Classification of Humanism in the Axiology of Henryk Elzenberg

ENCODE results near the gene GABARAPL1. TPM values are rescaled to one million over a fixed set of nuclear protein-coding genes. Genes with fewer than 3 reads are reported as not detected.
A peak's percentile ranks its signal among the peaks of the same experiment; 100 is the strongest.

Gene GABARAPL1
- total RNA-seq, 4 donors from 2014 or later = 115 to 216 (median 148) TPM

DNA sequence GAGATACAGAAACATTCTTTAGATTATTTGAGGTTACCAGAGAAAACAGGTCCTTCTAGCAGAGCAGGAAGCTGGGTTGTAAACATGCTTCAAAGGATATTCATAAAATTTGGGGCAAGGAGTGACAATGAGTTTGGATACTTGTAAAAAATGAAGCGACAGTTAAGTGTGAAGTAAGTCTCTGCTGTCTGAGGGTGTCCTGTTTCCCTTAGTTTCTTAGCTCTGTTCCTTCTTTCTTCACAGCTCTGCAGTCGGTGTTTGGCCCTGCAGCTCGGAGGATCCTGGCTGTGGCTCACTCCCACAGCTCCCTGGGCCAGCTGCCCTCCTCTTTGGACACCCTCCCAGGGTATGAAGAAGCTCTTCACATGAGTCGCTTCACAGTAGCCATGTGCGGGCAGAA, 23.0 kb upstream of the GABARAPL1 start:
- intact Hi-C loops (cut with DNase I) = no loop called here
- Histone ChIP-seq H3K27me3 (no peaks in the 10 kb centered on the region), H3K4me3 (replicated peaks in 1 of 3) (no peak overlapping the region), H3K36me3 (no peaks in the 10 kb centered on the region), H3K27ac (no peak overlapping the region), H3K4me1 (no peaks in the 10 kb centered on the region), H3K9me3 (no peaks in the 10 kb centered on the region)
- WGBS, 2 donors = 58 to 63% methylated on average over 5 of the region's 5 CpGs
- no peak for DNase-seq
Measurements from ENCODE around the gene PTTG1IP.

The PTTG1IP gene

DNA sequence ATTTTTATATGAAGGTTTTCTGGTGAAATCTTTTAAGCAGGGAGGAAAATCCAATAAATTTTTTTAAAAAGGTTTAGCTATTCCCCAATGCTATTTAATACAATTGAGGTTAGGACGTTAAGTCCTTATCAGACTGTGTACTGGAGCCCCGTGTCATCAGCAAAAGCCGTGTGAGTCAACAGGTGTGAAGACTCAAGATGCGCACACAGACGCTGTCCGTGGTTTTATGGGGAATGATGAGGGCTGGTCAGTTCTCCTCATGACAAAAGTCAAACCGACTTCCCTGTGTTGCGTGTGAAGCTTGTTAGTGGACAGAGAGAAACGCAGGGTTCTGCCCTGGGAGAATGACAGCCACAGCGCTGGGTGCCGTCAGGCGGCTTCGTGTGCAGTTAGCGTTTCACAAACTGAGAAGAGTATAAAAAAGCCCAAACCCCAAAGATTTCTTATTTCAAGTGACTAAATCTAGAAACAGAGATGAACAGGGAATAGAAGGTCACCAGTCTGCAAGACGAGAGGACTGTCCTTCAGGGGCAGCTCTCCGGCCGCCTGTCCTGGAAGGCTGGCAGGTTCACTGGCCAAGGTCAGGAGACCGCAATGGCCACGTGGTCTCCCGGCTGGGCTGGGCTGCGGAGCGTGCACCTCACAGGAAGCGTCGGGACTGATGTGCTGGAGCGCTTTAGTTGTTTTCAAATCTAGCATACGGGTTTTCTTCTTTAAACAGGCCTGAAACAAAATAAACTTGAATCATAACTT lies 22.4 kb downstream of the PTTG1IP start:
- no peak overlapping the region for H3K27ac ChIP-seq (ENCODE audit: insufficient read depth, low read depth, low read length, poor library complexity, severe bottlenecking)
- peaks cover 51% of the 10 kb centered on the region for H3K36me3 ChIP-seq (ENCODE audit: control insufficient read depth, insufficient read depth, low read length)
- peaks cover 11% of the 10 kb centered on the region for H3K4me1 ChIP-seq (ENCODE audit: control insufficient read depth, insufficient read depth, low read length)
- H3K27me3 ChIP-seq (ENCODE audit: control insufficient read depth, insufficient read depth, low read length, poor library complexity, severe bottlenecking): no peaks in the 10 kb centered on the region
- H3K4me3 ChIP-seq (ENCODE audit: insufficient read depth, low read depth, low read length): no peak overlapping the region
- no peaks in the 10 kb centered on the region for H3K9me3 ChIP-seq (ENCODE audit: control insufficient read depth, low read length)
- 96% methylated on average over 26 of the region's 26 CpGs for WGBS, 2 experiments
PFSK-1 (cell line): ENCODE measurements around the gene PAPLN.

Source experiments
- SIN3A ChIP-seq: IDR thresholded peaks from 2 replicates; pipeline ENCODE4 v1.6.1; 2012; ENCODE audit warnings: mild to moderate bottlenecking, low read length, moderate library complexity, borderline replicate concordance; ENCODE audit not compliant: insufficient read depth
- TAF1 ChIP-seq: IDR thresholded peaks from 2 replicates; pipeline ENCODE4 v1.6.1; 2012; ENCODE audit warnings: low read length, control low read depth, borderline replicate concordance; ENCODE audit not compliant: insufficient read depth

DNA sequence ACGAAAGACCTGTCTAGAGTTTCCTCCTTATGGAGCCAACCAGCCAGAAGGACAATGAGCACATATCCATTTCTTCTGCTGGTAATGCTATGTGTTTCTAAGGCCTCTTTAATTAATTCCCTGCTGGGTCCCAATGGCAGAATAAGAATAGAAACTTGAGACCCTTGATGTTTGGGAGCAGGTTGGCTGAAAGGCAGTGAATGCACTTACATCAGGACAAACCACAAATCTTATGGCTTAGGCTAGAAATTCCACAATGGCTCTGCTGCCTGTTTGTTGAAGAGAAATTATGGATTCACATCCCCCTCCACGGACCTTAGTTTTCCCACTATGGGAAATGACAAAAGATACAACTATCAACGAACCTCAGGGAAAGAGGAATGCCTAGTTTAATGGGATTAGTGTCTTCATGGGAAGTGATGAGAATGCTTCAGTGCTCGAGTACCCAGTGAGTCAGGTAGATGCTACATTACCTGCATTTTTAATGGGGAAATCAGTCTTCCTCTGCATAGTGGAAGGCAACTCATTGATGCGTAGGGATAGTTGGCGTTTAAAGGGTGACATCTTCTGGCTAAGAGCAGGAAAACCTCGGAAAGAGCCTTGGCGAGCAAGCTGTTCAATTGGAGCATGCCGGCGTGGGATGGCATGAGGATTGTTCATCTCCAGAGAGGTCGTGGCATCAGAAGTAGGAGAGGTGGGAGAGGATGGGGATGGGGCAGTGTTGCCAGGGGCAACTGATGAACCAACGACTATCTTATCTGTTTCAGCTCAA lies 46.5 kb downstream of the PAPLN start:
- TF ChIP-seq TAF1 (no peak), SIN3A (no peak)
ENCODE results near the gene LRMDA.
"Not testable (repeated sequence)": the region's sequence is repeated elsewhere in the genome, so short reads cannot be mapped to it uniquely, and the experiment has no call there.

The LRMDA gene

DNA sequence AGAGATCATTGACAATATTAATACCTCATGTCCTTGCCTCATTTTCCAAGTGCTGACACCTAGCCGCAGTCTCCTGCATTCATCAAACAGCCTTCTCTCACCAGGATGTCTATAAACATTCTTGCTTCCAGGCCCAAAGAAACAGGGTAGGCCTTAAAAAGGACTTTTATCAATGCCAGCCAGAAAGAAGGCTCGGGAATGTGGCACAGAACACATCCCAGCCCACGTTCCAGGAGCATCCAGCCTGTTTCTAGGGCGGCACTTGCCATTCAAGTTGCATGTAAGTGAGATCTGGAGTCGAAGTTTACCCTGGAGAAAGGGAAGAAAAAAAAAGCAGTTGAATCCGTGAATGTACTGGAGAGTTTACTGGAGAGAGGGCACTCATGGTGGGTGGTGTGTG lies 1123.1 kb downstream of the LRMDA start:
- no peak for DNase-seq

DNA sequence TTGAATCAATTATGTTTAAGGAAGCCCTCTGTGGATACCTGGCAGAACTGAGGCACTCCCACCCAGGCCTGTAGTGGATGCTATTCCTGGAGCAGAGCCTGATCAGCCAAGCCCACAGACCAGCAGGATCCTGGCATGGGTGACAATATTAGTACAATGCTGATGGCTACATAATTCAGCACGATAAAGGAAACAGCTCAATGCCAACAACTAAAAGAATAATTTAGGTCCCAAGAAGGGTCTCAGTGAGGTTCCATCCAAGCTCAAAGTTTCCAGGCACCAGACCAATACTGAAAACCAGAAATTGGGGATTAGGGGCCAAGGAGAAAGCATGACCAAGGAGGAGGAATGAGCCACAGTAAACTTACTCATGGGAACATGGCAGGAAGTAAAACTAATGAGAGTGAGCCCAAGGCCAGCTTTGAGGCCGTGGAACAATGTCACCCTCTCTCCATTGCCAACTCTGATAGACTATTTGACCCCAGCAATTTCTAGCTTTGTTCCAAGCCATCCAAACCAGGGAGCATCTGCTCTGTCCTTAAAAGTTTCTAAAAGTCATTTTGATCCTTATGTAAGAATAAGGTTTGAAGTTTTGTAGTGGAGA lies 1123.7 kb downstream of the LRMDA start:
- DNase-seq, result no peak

The article presents a new, in the sense of departing from the proposals known heretofore, classification of humanism. This classification is based on the axiology of Henryk Elzenberg. Within that axiology value can be construed in two different ways: (1) in hedonistic terms, i.e. according to the presupposition that all values are utilitarian in nature insofar as they always satisfy some human needs, and (2) in idealistic terms, i.e. according to the premise that all values are perfective insofar as they are such states of affairs as ought to obtain from the point of view of the autonomous will. The highest principle of humanism says that man is the highest value. When this principle is made more concrete by application of the dichotomy proposed by Elzenberg two kinds of humanism emerge: man-centered and value-centered humanism. The difference between these two versions can be summarized as follows: according to the man-centered humanism human good is the highest value; according to the value-centered humanism a good man is the highest value. The man-centered humanism can be additionally divided into two branches, the individualist and the collectivist ones. The individualist humanism claims that human good can be produced only in a community based on the principle of freedom. The collectivist humanism claims that human good can be realized only in a community based on the principle of equality. The value-centered humanism can be divided into a religious version and a stoic version. The religious version teaches that man can become good only by believing in God and the Church of Jesus Christ, the stoic version holds that man can become good by virtue of his natural, spiritual powers (reason and will). This classification serves as the background for the critique of philosophy of culture as presented by N. Bierdiaiev in “The New Middle Ages”.